The rapid growth of video means that many of your competitors may not be using it yet. Some of them will already be on board, however, and it’s smart to assess their content before creating your own. In particular, look to identify what competitors do well, and then ask yourself: “What do they do wrong?” Even if their content is very strong overall, there is always a way to do something newer and better.
As you use video to engage with new markets and audiences, look to take advantage of the chance for creativity and innovation. Try to actively avoid ‘sameness’ in regards to your competition, and create something unique and different in your videos. Even if it’s necessary that your own content is quite similar from one video to the next, using new presenters or color schemes can really freshen up the content.
Step 3: Maintain Quality Principles
Video provides some strong advantages over other formats, but requires a clear structure to succeed. Even if you are shooting a casual and informal video, creating a script beforehand is always a smart idea. At the minimum, ensure that your videos have a clear introduction, key message, and call to action at the end.
A quality video also requires you to recognize the extra challenges that come with the medium. If a video is too busy and has a lot of visual distractions, people may tune out and disengage. Take time to pre-shoot so you can spot distracting elements, and to quickly review takes (most cameras offer a quick playback mode) to confirm that the scenes look right.
It’s also important to carefully consider the equipment you use. What tools are suitable depends on your audience. A small startup, for example, can often get away with using an entry-level DSLR. A Fortune 500 company likely can’t, at least not without looking amateurish.
Step 4: Go the Extra Mile
While there are some videos that may come together in just one shot, the majority will require time after the camera switches off to put the finishing touches on your content. When going through this stage, keep in mind the core golden rules of editing video.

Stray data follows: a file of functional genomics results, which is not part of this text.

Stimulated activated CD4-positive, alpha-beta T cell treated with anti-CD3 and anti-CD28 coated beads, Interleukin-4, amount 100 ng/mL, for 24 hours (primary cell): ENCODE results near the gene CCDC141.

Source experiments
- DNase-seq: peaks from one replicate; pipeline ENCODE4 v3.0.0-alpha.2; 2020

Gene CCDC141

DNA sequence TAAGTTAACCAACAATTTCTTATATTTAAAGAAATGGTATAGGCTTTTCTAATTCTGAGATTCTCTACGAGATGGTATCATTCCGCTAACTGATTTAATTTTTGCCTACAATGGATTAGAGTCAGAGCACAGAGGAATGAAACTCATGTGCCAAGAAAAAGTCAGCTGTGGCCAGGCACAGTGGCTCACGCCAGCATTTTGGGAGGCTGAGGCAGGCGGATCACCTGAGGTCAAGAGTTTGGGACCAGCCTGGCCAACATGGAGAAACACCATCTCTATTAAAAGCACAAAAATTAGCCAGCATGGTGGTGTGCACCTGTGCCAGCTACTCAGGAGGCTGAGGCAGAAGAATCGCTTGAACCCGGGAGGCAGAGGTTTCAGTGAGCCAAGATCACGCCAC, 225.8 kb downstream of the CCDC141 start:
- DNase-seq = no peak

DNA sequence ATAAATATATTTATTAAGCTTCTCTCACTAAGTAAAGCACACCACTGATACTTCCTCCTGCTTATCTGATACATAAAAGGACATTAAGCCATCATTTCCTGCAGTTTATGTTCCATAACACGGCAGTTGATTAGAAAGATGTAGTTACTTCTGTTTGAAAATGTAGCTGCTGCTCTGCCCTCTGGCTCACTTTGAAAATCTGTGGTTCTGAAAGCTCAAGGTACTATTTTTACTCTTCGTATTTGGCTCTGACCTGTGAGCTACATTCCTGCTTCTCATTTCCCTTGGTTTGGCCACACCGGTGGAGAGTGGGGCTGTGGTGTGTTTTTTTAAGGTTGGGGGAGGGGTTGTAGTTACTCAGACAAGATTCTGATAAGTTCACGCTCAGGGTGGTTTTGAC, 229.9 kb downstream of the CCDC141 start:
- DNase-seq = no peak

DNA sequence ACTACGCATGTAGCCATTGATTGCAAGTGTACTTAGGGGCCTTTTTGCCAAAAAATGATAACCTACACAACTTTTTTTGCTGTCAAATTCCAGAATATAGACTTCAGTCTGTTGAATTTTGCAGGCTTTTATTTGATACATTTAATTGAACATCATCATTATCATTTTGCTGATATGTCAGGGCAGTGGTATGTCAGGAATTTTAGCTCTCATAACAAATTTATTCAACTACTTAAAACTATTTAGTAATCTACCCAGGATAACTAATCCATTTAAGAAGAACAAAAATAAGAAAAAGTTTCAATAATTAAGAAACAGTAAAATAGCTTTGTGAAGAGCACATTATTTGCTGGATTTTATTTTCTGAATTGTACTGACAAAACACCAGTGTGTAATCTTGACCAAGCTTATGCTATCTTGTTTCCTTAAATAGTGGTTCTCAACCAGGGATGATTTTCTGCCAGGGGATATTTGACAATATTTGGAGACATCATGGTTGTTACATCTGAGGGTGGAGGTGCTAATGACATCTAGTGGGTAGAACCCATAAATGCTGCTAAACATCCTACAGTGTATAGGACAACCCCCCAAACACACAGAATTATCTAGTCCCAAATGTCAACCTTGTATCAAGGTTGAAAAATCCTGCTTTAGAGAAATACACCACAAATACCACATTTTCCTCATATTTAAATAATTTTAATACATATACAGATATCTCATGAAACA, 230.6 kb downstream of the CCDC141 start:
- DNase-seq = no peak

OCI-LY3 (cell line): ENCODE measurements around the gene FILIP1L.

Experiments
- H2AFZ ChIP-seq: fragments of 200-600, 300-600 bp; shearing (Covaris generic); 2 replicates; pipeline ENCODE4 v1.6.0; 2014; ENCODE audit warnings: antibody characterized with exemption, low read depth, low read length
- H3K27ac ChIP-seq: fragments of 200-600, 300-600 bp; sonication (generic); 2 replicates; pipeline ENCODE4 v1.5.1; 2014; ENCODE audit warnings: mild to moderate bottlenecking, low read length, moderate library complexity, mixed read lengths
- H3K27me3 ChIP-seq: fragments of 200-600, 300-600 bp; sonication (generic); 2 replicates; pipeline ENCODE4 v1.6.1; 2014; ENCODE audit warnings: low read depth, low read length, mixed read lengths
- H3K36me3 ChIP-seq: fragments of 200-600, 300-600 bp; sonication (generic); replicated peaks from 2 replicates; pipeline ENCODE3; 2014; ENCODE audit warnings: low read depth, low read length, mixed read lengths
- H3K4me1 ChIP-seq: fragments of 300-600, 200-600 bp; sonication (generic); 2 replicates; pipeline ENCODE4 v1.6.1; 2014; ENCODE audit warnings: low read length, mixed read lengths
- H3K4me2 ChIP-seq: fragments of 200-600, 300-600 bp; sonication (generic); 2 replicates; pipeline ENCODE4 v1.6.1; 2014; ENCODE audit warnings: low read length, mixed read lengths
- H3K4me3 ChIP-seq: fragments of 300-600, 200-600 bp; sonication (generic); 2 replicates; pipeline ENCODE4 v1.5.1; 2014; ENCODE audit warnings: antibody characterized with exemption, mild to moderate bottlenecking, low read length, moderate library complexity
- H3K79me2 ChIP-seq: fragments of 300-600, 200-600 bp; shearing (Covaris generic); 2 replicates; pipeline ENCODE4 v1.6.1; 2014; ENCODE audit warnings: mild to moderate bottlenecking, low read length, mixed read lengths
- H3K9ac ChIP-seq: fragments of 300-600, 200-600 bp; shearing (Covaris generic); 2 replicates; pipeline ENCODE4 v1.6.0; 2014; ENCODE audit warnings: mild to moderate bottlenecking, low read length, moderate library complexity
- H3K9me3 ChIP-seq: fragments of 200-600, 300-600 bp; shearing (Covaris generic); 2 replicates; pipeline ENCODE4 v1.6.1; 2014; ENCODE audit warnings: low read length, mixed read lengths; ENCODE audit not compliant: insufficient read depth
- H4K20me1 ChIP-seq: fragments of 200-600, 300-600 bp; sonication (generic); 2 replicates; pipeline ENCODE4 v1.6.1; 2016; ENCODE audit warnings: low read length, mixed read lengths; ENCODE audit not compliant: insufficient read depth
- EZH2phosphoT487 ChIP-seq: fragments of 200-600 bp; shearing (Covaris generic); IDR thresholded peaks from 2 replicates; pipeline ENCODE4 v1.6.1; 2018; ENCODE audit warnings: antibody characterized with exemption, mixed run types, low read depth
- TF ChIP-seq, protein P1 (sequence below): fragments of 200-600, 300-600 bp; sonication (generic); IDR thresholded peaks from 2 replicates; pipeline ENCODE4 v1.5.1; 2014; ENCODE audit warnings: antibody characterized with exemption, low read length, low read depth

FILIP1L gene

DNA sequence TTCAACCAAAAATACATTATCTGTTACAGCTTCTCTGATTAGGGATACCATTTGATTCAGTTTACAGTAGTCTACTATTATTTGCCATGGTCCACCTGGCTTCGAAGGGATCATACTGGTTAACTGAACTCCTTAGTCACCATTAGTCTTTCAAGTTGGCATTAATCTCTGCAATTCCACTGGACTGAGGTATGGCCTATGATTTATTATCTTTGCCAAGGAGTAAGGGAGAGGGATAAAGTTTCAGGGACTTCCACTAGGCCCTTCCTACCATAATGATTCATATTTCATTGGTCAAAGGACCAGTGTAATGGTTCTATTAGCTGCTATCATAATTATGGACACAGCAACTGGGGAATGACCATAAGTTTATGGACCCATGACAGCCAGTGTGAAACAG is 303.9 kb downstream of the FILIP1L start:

Make sure your editing work complements your structure and script. After all, it’s a waste of time to shoot a strong introduction if you just end up cutting it. Once you have your structure in place, be decisive when editing. Recognize that a longer video can easily bore your audience, but it’s easier for a short clip to hold their attention.
Also take care that your transitions are clear and strong, to help your audience understand the video’s structure. At the same time, try to minimize jarring transitions like jump cuts. While they can have their place in certain circumstances, when used too much they can ruin the presentation of your content.
Careful editing is necessary, as content that is otherwise strong can be ruined by poor presentation. Of course, remember that the reverse is also possible, and the editing process can make up for some lackluster scenes. Finally, don’t forget that editing sometimes reveals that new content is required. Therefore, you’ll want to plan for re-shoots when devising your content schedule, to ensure that you can do certain scenes over if required.
Video as a medium is growing fast, and it can be harder than ever to cut through the competition. That’s why creating impactful content is essential. A video created via the above four steps can help you identify a unique audience, outpace your competitors, and build a vibrant and versatile identity for your brand.
What other techniques do you use to make an impression with video content? Let us know on Twitter!